A few weeks ago, LA-based artist, writer and VGT-reader Eron Rauch contacted me to discuss some of the finer points of In-Game Photography. This conversation led me to ask him to collect his thoughts in an essay about the relation of In-Game Photography and traditional photography and art. Here it is.
If you are anything like me, you had friends who linked Rainer's "The Art of in-game Photography." If you are anything like me, you saw many of your friends duke it out on Facebook and Twitter over whether or not this was a legitimate art — whether it was even photography.
The arguments, if I may dramatize them like a cheap real-crime TV program, went something like this: It's photography. No, it's not photography. Yes it is. No it isn't. Uh-huh. Nuh-uh. Your mother's not photography. Well your mother was photography last night.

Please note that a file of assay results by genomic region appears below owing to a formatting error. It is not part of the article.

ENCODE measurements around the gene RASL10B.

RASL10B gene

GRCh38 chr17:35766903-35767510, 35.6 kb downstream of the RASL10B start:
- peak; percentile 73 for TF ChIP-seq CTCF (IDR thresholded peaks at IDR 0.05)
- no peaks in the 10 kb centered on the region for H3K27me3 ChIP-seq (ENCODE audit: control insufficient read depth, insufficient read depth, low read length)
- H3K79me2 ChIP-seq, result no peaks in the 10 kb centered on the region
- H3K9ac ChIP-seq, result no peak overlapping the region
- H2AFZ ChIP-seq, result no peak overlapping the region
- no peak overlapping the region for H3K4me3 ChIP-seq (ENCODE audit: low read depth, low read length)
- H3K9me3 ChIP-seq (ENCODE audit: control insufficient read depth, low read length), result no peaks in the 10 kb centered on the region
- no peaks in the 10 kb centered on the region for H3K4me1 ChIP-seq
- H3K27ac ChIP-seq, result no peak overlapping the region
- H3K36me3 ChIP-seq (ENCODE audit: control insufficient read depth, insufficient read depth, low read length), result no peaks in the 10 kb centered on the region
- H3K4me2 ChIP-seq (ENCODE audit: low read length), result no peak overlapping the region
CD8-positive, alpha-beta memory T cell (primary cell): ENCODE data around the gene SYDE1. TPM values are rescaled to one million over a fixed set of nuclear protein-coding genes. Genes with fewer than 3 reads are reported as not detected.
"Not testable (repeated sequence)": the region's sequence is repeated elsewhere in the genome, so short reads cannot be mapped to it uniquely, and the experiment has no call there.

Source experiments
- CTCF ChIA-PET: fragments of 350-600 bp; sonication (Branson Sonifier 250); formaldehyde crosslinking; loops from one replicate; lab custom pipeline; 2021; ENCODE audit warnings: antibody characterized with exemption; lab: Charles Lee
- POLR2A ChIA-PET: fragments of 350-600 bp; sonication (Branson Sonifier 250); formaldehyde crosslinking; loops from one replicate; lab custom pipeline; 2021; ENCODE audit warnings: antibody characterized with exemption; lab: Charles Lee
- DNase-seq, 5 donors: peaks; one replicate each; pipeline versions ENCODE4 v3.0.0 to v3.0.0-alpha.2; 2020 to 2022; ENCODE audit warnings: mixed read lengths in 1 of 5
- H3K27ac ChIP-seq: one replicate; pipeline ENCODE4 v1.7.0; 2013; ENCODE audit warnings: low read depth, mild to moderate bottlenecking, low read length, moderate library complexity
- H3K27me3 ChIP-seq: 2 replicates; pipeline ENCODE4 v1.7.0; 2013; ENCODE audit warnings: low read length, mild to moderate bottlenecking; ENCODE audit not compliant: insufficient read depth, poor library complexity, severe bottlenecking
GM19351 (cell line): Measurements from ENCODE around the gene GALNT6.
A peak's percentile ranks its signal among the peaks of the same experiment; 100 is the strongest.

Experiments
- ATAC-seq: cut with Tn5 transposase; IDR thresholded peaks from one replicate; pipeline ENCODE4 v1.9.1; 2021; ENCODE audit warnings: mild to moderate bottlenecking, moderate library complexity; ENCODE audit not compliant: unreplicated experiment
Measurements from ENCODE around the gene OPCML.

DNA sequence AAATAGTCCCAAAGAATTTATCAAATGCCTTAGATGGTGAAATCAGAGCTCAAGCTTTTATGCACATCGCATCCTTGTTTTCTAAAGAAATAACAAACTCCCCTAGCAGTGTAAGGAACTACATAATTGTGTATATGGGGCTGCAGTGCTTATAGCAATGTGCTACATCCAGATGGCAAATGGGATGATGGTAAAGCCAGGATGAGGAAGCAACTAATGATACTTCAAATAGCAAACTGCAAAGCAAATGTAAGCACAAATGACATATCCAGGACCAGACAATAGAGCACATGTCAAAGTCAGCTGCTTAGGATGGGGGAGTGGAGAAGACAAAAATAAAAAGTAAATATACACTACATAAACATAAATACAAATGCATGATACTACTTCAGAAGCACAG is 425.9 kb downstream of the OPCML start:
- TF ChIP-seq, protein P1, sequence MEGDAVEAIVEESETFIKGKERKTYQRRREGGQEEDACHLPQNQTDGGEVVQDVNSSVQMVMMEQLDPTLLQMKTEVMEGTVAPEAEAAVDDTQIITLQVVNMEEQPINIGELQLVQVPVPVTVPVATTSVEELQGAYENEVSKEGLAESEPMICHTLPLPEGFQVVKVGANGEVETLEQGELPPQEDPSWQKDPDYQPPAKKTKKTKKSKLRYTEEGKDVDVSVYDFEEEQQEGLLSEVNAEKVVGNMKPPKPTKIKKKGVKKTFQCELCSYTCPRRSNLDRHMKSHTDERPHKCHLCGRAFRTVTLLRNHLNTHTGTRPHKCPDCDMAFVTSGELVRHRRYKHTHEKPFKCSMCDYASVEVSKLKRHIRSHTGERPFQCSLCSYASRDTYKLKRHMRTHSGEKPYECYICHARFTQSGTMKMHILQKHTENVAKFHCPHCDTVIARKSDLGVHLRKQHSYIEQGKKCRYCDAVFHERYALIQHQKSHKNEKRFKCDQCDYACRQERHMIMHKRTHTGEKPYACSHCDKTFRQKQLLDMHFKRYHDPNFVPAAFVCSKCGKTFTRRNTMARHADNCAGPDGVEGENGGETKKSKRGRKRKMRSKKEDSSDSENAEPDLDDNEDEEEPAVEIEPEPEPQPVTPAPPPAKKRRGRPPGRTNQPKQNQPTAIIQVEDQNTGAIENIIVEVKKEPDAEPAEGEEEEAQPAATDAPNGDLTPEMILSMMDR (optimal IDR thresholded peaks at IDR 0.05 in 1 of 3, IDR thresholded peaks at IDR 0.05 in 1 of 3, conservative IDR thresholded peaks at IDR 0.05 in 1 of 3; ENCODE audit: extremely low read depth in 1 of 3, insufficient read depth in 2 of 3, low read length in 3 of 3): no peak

Then: You own the image. No you don't own the image. Yes it is. No it isn't. Uh-huh. Nuh-uh. I own your mother. Well I owned your mother last night.
I have spent too much time drinking coffee and waiting in lobbies in League of Legends (to inevitably have the 5th PUG pick Feeder-Yi). I spent this time mulling over why this video-game-photography-thinger gets people so worked up. Here are two thoughts:
1) Both sides of these arguments seem to have good points.
2) What sides? The history of photography is way too weird for binaries.
The more I turned these two ideas around the more it occurred to me that they were related. Additionally, the more I pondered the original article on In-Game Photography (IGP) and the very polarized reactions it elicited, the more I grew adamant that these strong reactions mean that this subject is a very important notion to ponder and hence make art about.